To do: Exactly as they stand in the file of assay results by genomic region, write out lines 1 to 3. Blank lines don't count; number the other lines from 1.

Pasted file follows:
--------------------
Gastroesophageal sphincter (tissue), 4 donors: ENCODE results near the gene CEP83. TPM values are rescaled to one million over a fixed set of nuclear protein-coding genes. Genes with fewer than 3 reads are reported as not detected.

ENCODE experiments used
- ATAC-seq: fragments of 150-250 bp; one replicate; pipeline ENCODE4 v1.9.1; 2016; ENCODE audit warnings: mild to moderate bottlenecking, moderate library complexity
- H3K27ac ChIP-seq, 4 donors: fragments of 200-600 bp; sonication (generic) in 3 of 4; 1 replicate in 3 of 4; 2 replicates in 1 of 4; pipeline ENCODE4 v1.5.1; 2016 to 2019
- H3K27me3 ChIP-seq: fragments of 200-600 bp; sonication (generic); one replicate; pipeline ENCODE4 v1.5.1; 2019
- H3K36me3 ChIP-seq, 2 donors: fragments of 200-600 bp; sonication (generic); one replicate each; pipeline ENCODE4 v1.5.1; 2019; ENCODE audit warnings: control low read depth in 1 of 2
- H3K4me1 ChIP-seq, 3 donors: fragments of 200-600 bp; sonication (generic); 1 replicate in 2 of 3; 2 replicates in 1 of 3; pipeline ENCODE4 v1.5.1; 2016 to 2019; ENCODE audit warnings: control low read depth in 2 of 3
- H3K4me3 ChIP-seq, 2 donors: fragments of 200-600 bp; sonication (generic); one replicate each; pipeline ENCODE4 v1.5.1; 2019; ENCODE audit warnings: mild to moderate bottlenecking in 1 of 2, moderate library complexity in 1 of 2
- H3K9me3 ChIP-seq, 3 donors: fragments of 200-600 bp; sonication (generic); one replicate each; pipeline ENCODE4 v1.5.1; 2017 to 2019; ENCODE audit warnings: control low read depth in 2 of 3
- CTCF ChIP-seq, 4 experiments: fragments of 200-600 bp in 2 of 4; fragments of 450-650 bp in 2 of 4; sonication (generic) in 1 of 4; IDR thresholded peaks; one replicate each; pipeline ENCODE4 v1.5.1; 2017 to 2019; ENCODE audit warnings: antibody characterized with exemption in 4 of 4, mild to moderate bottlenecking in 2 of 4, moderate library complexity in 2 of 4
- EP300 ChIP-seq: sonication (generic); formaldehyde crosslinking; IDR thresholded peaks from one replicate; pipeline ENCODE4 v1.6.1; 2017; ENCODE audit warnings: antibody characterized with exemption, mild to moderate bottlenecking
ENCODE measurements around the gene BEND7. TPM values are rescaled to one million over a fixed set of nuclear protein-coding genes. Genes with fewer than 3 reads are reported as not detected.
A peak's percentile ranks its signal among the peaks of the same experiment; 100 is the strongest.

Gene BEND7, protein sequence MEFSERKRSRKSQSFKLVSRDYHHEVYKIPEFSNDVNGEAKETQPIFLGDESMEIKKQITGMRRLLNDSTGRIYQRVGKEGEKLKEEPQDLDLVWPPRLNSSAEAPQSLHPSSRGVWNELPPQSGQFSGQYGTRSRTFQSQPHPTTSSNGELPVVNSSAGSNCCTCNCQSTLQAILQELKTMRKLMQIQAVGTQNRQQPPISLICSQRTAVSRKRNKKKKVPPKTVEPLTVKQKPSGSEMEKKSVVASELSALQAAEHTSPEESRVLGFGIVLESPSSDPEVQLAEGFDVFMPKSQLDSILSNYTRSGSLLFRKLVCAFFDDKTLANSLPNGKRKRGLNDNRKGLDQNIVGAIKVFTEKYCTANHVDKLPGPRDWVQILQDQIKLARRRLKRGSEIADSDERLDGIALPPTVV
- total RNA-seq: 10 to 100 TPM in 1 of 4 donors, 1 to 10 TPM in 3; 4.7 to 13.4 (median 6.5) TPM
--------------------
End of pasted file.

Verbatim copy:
Gastroesophageal sphincter (tissue), 4 donors: ENCODE results near the gene CEP83. TPM values are rescaled to one million over a fixed set of nuclear protein-coding genes. Genes with fewer than 3 reads are reported as not detected.

ENCODE experiments used
- ATAC-seq: fragments of 150-250 bp; one replicate; pipeline ENCODE4 v1.9.1; 2016; ENCODE audit warnings: mild to moderate bottlenecking, moderate library complexity